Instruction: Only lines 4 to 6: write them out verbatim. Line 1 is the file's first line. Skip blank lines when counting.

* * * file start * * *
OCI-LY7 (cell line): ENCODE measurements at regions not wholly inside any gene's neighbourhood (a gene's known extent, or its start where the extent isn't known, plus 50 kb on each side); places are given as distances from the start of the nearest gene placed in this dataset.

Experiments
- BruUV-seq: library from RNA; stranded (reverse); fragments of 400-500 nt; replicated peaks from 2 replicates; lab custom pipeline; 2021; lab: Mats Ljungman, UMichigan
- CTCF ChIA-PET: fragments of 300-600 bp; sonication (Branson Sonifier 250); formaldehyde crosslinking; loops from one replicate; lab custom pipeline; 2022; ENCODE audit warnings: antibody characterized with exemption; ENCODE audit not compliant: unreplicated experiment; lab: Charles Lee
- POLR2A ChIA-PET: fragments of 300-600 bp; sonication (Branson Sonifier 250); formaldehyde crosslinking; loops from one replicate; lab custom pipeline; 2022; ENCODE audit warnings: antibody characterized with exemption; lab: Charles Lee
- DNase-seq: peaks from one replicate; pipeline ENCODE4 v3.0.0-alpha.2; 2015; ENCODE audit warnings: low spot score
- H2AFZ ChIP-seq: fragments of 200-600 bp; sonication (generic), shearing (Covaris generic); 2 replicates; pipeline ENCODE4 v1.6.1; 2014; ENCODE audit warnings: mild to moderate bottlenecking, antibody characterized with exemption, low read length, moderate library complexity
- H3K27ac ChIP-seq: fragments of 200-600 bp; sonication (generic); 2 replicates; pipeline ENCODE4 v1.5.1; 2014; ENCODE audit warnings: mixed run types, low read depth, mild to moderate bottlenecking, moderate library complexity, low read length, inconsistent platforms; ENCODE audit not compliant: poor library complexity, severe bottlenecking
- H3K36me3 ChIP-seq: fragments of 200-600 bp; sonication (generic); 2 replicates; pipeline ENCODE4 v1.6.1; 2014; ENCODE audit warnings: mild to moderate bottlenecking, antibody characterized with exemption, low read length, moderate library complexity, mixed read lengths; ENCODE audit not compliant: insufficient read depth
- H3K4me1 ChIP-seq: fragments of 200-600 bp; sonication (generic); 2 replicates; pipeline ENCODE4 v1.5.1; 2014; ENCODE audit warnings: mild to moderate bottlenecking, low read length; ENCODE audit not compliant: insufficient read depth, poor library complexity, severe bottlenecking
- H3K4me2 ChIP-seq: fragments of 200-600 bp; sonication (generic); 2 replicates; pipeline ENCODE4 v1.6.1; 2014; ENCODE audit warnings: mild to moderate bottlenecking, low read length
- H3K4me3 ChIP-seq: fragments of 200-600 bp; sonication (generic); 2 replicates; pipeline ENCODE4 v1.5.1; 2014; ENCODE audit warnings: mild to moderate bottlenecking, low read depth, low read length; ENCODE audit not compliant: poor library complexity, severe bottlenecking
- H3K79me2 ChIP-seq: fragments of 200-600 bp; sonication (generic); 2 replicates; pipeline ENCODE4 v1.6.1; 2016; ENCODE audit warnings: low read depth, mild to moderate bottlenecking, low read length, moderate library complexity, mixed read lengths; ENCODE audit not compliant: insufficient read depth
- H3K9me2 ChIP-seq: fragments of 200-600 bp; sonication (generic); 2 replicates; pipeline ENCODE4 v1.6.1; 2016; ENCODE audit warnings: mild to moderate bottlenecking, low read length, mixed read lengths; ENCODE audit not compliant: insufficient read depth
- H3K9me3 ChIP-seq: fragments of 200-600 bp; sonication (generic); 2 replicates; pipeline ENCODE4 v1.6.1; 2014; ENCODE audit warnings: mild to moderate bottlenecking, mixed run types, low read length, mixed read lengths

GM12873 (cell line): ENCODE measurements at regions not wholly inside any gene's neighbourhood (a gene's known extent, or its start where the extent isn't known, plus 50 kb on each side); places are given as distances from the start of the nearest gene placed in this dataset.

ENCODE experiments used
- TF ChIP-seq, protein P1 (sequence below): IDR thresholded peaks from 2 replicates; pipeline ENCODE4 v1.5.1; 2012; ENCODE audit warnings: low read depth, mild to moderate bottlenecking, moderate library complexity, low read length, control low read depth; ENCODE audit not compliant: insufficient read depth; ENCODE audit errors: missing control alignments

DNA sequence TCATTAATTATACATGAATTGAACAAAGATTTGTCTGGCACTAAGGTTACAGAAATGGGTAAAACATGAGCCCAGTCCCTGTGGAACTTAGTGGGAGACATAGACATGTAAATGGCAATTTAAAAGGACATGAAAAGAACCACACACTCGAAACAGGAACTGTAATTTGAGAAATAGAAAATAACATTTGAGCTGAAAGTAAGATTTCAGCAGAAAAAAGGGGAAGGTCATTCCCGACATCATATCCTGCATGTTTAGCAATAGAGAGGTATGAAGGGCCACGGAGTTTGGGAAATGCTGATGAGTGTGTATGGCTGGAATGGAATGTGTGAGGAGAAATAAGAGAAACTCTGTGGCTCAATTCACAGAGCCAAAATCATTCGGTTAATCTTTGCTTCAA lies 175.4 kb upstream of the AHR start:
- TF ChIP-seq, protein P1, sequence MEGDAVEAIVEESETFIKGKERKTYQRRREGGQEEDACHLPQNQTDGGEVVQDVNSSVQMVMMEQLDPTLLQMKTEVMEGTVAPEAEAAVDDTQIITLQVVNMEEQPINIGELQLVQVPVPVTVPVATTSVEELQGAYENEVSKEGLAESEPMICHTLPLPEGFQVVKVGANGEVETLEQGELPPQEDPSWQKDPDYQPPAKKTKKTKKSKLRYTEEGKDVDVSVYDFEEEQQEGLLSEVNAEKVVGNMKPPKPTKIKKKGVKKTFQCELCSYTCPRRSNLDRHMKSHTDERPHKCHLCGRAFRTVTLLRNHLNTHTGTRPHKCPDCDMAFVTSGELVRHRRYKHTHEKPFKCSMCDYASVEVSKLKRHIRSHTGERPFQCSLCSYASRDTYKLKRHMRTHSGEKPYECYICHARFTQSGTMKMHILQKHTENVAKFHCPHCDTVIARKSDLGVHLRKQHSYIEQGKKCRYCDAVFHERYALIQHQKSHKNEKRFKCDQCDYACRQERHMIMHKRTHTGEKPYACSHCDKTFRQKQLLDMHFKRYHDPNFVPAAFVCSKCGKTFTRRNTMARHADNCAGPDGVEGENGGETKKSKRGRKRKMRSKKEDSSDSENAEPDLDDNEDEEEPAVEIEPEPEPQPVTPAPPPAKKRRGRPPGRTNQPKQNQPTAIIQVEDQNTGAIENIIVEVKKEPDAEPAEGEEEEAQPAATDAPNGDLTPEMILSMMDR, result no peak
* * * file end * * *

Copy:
- CTCF ChIA-PET: fragments of 300-600 bp; sonication (Branson Sonifier 250); formaldehyde crosslinking; loops from one replicate; lab custom pipeline; 2022; ENCODE audit warnings: antibody characterized with exemption; ENCODE audit not compliant: unreplicated experiment; lab: Charles Lee
- POLR2A ChIA-PET: fragments of 300-600 bp; sonication (Branson Sonifier 250); formaldehyde crosslinking; loops from one replicate; lab custom pipeline; 2022; ENCODE audit warnings: antibody characterized with exemption; lab: Charles Lee
- DNase-seq: peaks from one replicate; pipeline ENCODE4 v3.0.0-alpha.2; 2015; ENCODE audit warnings: low spot score